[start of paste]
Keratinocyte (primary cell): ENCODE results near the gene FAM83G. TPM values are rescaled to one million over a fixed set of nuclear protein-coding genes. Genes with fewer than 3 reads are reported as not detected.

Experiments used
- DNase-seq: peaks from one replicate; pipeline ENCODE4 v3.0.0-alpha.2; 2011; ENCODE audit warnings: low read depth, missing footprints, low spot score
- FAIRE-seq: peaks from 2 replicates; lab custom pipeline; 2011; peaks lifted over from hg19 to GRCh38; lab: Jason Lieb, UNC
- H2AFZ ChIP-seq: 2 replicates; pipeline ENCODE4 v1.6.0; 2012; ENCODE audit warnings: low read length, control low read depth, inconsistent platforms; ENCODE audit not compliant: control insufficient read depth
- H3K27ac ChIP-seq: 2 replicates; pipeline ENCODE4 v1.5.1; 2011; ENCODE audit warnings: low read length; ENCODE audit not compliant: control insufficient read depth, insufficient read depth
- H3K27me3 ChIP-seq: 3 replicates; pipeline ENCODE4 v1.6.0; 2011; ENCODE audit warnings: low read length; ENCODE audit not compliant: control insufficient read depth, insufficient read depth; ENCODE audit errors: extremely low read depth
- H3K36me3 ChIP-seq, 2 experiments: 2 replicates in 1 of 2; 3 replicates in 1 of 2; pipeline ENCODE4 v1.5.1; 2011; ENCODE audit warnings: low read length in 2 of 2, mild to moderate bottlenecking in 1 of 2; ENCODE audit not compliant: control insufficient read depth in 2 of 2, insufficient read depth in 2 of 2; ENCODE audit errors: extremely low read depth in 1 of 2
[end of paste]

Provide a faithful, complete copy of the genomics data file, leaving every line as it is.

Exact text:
Keratinocyte (primary cell): ENCODE results near the gene FAM83G. TPM values are rescaled to one million over a fixed set of nuclear protein-coding genes. Genes with fewer than 3 reads are reported as not detected.

Experiments used
- DNase-seq: peaks from one replicate; pipeline ENCODE4 v3.0.0-alpha.2; 2011; ENCODE audit warnings: low read depth, missing footprints, low spot score
- FAIRE-seq: peaks from 2 replicates; lab custom pipeline; 2011; peaks lifted over from hg19 to GRCh38; lab: Jason Lieb, UNC
- H2AFZ ChIP-seq: 2 replicates; pipeline ENCODE4 v1.6.0; 2012; ENCODE audit warnings: low read length, control low read depth, inconsistent platforms; ENCODE audit not compliant: control insufficient read depth
- H3K27ac ChIP-seq: 2 replicates; pipeline ENCODE4 v1.5.1; 2011; ENCODE audit warnings: low read length; ENCODE audit not compliant: control insufficient read depth, insufficient read depth
- H3K27me3 ChIP-seq: 3 replicates; pipeline ENCODE4 v1.6.0; 2011; ENCODE audit warnings: low read length; ENCODE audit not compliant: control insufficient read depth, insufficient read depth; ENCODE audit errors: extremely low read depth
- H3K36me3 ChIP-seq, 2 experiments: 2 replicates in 1 of 2; 3 replicates in 1 of 2; pipeline ENCODE4 v1.5.1; 2011; ENCODE audit warnings: low read length in 2 of 2, mild to moderate bottlenecking in 1 of 2; ENCODE audit not compliant: control insufficient read depth in 2 of 2, insufficient read depth in 2 of 2; ENCODE audit errors: extremely low read depth in 1 of 2